12 Blue Birds in New Jersey (+Free Photo Guide)



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New Jersey, a haven for diverse wildlife, is home to a spectacular array of blue birds that captivate the eyes and hearts of birdwatchers everywhere. Our comprehensive Free Photo Guide to Blue Birds in New Jersey will not only introduce you to these mesmerizing creatures but also provide you with detailed information and tips to identify and locate them.

Whether you’re a seasoned birder or just starting out, this guide is designed to enhance your birdwatching experience and help you connect with nature in a whole new way. So grab your binoculars and let’s embark on an unforgettable journey through the skies of New Jersey!

Blue Birds Found In New Jersey

New Jersey is characterized by its varied geography, with the Atlantic coastline, dense forests, and the Appalachian Mountains all within its borders. This geographical diversity, coupled with its location along the Atlantic Flyway – a major migration route for birds – makes New Jersey a hotspot for bird diversity.

The different habitats provided by the coastal areas, forests, and mountains attract a wide variety of bird species, including several types of blue birds.

Eastern Bluebird

Scientific NameSialia sialis
Length6.3–8.3 in
Wingspan9.8–12.6 in
Weight27–34 g

The Eastern Bluebird (Sialia sialis) is a small thrush found in open woodlands, farmlands, and orchards, and is recognized for its vibrant blue and red coloration. Male Eastern Bluebirds are dazzling with bright blue upperparts and a rusty or brick-red throat and breast, while females, though less colorful, still offer a similar pattern. The bird is native to North America and is commonly seen east of the Rockies, from Canada to the Gulf States and southeastern Arizona to Nicaragua.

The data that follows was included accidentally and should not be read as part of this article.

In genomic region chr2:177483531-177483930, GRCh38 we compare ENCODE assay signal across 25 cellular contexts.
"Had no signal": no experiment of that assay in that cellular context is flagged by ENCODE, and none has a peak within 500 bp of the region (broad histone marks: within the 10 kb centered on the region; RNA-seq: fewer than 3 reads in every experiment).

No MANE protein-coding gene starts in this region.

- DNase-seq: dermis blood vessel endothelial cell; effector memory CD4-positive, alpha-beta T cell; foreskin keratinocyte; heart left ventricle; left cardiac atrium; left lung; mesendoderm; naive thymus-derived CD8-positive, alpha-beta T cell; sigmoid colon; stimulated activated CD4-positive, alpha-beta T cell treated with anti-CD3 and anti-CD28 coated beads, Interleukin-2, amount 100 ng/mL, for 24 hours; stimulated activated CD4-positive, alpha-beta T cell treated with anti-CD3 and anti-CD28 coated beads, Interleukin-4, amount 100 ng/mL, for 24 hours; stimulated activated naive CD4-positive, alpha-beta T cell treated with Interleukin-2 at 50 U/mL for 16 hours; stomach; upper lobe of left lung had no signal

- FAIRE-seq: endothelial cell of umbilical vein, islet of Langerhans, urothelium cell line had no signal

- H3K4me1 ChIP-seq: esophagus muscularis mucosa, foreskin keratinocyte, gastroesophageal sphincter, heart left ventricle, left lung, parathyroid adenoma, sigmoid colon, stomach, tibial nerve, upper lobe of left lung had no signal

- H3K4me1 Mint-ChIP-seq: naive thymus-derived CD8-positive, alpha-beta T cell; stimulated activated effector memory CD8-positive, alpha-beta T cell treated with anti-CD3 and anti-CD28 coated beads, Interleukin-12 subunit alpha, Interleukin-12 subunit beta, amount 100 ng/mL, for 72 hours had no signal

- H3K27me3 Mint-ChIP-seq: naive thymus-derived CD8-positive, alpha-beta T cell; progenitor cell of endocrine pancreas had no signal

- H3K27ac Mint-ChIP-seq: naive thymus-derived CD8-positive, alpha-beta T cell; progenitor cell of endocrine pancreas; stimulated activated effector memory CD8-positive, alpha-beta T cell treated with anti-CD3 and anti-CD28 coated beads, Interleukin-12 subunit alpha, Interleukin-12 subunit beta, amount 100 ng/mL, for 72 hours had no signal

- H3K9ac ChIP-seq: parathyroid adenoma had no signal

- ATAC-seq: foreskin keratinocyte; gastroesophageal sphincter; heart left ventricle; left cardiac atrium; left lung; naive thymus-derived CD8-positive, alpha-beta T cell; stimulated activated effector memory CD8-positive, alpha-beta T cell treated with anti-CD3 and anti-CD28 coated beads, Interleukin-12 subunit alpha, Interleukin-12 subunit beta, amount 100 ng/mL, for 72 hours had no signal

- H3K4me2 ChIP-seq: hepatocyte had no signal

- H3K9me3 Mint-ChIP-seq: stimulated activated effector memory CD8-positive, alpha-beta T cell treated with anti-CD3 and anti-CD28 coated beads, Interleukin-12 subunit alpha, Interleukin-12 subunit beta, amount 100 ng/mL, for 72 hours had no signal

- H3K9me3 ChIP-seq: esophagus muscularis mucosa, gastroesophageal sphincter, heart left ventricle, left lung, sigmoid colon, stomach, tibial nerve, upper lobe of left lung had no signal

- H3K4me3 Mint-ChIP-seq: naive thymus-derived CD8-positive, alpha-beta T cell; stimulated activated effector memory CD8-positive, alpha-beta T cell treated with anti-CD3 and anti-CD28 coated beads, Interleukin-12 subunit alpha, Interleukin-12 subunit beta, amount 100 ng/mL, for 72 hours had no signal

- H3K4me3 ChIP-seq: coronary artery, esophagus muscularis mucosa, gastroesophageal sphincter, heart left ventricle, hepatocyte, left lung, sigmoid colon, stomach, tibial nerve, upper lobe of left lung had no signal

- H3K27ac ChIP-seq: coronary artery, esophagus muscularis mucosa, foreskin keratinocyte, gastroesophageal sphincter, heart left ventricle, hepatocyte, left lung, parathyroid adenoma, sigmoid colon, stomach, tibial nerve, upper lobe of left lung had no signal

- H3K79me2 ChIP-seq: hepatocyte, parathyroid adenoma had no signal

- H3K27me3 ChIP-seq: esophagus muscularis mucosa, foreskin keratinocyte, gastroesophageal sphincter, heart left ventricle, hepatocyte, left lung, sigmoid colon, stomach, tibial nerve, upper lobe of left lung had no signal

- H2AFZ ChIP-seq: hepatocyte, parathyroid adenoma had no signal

Eastern Bluebirds feed on insects, wild fruit and berries. They have a gentle nature and are often seen perched alone or in small groups in the open, scanning the ground for prey. They are cavity nesters and will use old woodpecker holes or birdhouses if they are the right size.

Indigo Bunting

Scientific NamePasserina cyanea
Length4.5–5.1 in
Wingspan7.1–9.1 in
Weight11.2–21.4 g

The Indigo Bunting is a strikingly vibrant songbird, often hailed for its brilliant blue plumage and melodic song that graces woodlands and meadows during the warmer months.

Appearance: Males are renowned for their bright indigo blue feathers, which can appear darker in certain lights. Females and juveniles, on the other hand, are brown with subtle hints of blue on their wings and tail. The species lacks the vibrant streaking or spotting commonly found in many other songbirds.

Diet: Indigo Buntings primarily subsist on seeds, especially during non-breeding seasons. During the breeding season, they also consume a variety of insects such as beetles, caterpillars, and spiders, providing essential protein for their growing chicks.

Reproduction: Indigo Buntings build their nests close to the ground in shrubs or low tree branches. These nests, crafted meticulously with grasses and other plant materials, cradle clutches of typically 3 to 4 eggs. After hatching, the young are fed by both parents until they’re ready to fledge.

Blue Jay

Scientific NameCyanocitta cristata
Length9–12 in
Wingspan13–17 in
Weight70–100 g 

The Blue Jay is a vibrant and easily recognized bird, known for its intelligence, distinctive calls, and bold behavior, commonly found throughout the eastern and central United States.